Hong Kong Mob Attacks Pro-Democracy Protestors
Police in Hong Kong arrested six people on Monday suspected of having participated in a mob attack against people on the subway the night before.
CNN.Authorities say the men, between the ages of 24 and 54, are being investigated for their motives in attacking people at the Yuen Long MTR Station who were on their way home Sunday night from protests relating to the extradition bill, according to
Police officials told local media that the suspects have ties to the Triad organized crime group.
Videos posted on social media show men wearing white shirts and surgical masks attacking protestors in black shirts with bats, umbrellas and rods. At one point, the attackers even got on a subway car and began beating passengers.
At least 45 people were injured and one person is in critical condition, according to Hong Kong's Information Services Department.
The protests started in March over a bill that would allow Hong Kong citizens to be extradited to China for criminal prosecutions, violating the “one country, two systems” structure set up after Hong Kong independence in 1997. Although Hong Kong is part of China, it does not share the same government and has different laws.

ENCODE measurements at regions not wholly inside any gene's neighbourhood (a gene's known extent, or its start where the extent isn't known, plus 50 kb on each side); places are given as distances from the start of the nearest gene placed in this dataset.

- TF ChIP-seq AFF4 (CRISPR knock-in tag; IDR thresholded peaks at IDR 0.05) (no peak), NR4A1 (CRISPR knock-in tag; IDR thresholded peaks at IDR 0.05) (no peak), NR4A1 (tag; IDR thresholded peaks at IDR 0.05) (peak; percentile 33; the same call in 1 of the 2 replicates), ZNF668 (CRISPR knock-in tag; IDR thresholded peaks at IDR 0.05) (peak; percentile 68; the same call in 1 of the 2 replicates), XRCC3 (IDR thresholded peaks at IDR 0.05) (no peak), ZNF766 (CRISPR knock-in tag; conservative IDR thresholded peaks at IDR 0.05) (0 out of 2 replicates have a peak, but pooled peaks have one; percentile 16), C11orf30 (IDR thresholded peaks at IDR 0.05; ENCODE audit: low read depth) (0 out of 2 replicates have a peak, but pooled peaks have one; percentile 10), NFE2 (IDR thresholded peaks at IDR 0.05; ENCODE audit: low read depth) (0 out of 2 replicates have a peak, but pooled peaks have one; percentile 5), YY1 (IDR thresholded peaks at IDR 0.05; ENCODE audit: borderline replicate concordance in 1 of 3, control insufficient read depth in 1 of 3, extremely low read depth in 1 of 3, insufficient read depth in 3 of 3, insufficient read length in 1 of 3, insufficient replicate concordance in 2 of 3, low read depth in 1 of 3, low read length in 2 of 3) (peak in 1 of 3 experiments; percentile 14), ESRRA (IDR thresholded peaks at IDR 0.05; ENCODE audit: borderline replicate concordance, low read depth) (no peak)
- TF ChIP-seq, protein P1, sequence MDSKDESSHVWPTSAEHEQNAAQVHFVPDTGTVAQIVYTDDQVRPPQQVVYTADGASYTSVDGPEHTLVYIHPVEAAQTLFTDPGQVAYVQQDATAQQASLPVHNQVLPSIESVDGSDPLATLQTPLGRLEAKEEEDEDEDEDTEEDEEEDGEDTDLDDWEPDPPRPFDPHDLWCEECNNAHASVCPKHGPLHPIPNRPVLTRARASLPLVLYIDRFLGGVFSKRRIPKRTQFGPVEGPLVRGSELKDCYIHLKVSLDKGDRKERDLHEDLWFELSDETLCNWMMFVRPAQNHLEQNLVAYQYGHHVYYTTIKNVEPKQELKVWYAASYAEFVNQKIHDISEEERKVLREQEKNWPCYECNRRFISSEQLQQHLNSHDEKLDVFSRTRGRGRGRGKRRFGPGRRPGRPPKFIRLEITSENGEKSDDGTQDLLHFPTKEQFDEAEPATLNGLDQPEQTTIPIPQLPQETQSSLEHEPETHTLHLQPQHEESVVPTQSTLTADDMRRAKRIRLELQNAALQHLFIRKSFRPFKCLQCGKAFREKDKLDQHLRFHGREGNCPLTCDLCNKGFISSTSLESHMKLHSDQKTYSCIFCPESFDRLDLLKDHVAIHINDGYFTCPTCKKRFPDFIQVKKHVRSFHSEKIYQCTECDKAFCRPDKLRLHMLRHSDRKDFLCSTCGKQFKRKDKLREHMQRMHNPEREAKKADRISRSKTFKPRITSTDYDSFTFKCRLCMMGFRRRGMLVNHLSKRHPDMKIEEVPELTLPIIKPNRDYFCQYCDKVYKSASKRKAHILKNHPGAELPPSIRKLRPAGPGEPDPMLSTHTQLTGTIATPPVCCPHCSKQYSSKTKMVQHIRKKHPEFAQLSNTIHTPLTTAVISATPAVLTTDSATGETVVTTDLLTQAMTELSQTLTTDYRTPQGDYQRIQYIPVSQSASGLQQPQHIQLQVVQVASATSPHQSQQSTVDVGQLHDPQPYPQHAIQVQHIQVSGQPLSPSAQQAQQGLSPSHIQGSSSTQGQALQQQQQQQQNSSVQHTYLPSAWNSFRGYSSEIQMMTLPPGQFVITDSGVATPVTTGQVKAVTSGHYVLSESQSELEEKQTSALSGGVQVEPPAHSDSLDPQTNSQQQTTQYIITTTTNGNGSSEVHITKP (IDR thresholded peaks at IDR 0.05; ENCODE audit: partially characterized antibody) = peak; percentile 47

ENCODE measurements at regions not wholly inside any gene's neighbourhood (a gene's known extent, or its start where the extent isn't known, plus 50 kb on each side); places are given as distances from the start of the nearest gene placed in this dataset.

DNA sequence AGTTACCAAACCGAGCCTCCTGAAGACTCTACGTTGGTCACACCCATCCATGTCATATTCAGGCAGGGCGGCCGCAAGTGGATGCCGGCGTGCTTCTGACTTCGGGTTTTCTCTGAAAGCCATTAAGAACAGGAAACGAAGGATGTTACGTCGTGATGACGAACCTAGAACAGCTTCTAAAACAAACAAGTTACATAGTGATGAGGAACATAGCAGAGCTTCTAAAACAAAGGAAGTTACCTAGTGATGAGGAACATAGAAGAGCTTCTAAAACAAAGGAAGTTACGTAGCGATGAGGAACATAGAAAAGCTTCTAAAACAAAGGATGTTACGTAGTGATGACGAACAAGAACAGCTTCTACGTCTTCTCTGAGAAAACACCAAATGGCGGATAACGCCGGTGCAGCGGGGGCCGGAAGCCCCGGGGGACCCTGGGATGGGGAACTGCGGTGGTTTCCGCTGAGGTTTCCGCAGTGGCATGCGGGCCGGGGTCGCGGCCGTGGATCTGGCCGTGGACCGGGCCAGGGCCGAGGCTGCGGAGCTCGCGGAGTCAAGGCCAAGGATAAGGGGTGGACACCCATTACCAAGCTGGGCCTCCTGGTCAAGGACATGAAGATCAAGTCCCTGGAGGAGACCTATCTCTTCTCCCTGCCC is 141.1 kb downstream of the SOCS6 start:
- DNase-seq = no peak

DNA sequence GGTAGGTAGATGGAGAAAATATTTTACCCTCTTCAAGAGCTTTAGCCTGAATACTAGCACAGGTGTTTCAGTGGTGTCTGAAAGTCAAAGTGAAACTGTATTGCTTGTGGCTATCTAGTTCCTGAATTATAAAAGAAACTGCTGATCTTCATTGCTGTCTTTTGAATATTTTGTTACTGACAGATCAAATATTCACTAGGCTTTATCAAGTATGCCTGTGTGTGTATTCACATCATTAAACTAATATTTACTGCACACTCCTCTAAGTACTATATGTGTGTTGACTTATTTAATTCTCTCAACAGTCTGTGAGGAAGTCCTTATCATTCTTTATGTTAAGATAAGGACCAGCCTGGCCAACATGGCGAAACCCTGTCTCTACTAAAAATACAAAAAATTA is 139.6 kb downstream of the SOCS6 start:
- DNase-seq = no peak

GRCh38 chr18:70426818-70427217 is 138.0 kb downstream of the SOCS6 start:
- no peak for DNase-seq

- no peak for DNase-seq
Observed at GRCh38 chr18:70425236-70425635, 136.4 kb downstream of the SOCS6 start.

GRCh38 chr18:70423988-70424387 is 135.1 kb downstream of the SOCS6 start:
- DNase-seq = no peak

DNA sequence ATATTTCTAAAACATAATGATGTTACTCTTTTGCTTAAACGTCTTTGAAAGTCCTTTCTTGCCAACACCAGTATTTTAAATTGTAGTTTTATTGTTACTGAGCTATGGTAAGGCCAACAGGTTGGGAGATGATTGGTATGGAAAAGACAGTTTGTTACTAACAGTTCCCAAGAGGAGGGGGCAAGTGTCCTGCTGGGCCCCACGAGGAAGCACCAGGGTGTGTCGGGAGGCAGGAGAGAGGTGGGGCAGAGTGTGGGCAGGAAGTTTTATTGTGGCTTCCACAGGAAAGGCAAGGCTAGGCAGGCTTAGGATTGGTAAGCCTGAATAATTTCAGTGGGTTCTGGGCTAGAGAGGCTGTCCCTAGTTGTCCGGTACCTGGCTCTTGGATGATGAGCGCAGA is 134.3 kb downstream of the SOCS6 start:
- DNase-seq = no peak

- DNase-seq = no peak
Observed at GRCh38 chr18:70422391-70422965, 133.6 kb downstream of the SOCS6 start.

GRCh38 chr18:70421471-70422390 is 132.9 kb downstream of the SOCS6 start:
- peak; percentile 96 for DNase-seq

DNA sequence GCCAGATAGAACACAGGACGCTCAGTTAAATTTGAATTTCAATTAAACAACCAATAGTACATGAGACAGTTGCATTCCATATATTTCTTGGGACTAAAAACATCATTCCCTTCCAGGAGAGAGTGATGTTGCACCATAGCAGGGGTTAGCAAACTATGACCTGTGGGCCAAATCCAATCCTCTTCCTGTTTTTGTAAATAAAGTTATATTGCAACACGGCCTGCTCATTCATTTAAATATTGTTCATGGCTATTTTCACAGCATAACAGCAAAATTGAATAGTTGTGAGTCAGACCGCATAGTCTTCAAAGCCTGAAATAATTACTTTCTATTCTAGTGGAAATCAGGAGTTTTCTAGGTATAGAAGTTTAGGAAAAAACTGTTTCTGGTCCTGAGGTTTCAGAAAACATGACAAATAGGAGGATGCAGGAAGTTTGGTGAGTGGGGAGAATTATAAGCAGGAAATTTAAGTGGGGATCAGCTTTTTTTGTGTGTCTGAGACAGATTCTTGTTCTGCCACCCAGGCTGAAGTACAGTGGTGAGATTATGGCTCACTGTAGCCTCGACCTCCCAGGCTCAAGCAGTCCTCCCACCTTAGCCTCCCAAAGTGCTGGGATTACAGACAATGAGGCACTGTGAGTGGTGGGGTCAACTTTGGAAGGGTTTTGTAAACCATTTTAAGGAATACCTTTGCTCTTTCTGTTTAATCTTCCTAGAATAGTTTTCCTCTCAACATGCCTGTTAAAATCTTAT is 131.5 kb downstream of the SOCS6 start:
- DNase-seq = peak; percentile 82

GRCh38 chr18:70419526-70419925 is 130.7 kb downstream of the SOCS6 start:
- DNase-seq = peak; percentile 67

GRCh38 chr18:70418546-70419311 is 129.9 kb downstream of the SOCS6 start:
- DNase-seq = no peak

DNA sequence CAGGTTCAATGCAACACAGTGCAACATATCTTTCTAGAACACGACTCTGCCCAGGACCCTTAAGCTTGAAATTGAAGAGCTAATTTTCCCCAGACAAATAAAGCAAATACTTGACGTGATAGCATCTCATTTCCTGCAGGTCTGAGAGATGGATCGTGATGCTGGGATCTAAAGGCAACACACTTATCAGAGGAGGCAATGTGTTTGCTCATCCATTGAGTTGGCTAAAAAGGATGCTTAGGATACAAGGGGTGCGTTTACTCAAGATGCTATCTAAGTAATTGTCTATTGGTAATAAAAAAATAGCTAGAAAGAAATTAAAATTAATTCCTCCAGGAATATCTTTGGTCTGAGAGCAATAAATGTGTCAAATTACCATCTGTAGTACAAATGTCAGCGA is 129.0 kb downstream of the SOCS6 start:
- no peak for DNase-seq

Earlier on Sunday, police had fired tear gas into a crowd of protestors in Sheung Wan after they had thrown bricks, smoke bombs and injured officers. Since Sheung Wan is an hour from the MTR Station, it took police that long to respond to the station attack.
Because of the slow response time, pro-democracy lawmakers on Monday began to speculate that the police had actually paid the men to incite violence.
Police Commissioner Stephen Lo told CNN that the police denied any accusations of paying the Triad group to send thugs to the metro station.
The Triad gang originated in Hong Kong during the 1900s and have historically made their money through drug trafficking and extortion. Police believe there may be over 100,000 Triad members working in Hong Kong.
The belief that police have been paying Triad members to incite violence during protests comes from a 2017 study, which showed low-level Triad members had been paid to disrupt the 2014 Umbrella protests.
Becoming “thugs for hire” provides a new line of business for Triad and the study concluded the gang had been paid by people with connections to the Hong Kong government.